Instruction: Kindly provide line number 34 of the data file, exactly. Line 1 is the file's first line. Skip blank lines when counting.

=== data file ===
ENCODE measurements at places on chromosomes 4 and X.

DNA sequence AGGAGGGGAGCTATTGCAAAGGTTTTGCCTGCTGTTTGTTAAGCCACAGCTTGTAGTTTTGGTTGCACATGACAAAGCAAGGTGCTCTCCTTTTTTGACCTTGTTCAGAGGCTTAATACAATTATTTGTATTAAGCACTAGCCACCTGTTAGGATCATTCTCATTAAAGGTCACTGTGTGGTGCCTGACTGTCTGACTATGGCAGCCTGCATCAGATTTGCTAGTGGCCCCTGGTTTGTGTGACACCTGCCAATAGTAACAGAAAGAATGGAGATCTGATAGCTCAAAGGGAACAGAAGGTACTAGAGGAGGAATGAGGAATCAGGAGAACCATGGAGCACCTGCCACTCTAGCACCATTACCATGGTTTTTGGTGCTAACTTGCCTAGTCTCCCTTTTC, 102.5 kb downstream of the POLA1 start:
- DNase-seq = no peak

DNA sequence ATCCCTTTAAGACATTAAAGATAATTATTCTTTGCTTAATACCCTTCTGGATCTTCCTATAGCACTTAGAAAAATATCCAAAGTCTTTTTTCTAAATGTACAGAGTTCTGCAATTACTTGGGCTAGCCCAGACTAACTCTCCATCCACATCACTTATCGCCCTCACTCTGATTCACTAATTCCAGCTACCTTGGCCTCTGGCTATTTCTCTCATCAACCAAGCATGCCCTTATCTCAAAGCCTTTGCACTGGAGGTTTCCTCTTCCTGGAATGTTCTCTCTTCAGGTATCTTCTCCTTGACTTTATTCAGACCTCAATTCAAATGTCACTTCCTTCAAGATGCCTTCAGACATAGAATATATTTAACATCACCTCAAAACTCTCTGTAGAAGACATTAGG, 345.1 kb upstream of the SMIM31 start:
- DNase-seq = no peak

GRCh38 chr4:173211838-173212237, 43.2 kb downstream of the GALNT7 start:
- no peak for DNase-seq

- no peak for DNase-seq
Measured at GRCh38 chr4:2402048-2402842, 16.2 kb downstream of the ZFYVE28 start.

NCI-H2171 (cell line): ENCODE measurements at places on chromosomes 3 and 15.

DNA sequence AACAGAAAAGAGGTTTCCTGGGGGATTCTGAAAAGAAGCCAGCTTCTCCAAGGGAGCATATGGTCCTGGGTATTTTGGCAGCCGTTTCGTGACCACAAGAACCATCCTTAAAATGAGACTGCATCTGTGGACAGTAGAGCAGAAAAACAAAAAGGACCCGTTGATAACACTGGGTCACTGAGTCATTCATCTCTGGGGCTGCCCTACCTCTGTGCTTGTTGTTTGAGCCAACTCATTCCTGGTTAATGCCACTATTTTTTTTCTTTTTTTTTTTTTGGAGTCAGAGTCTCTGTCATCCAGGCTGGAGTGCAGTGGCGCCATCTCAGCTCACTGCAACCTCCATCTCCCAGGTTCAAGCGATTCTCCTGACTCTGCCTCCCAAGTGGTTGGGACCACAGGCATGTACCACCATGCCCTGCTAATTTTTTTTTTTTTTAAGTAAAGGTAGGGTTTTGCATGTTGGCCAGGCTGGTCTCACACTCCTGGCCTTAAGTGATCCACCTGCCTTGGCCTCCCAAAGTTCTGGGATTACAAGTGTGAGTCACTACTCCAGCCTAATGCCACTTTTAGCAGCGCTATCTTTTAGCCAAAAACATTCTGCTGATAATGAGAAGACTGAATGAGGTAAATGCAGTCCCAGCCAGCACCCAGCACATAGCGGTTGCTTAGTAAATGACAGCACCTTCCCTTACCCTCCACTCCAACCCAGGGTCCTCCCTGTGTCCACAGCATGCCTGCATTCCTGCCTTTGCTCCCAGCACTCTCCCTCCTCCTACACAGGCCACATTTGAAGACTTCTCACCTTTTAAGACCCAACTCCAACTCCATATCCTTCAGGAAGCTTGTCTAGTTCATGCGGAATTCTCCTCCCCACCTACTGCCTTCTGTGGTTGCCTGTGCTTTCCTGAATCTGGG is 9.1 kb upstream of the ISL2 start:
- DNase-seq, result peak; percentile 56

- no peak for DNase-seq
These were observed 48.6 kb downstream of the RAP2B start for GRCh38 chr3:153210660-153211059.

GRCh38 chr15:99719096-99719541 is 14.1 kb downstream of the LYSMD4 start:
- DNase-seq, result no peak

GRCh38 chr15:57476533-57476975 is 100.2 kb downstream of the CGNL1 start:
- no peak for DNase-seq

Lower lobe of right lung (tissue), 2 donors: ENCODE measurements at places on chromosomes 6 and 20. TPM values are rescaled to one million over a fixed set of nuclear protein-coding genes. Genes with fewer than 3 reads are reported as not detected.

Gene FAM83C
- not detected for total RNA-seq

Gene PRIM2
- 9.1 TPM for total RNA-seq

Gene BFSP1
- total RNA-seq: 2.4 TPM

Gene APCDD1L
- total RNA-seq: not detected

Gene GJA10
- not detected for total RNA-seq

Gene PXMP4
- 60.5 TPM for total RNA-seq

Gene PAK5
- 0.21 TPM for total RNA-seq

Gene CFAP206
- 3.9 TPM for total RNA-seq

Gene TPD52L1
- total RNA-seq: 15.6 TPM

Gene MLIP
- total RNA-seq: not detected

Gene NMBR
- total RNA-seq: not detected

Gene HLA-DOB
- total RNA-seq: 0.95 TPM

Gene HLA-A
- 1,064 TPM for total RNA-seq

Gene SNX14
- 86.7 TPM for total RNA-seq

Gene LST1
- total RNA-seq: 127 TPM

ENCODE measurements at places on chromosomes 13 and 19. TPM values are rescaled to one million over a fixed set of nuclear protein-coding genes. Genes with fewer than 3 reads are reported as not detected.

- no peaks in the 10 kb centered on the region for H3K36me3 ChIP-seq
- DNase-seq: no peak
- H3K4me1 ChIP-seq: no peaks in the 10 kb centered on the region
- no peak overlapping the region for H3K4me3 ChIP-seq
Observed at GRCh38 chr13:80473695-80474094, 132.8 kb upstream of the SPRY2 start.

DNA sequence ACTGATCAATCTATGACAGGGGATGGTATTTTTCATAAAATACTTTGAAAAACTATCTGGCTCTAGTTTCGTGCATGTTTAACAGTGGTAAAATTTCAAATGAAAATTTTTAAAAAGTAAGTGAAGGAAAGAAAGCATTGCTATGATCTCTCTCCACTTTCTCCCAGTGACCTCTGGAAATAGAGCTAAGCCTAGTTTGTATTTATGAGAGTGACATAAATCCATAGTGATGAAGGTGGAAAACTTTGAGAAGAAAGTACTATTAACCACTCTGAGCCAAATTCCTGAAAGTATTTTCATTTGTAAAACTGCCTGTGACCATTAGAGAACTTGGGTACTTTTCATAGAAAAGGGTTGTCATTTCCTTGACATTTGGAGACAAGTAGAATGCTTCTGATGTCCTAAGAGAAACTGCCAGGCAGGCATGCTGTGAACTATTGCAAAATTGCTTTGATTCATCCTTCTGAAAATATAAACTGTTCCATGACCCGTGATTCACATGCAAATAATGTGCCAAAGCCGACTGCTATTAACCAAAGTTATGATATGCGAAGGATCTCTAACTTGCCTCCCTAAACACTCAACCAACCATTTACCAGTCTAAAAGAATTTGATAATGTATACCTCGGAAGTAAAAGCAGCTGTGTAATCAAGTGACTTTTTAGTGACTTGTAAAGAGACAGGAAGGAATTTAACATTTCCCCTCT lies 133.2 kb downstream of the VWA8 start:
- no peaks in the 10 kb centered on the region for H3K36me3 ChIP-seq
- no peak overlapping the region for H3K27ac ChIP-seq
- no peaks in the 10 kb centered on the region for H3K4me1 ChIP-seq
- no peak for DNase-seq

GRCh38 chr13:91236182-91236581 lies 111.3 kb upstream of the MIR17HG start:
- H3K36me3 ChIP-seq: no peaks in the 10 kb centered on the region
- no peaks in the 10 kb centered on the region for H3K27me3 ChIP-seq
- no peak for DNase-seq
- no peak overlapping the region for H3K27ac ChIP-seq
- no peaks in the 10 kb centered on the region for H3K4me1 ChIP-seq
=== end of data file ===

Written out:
Gene CFAP206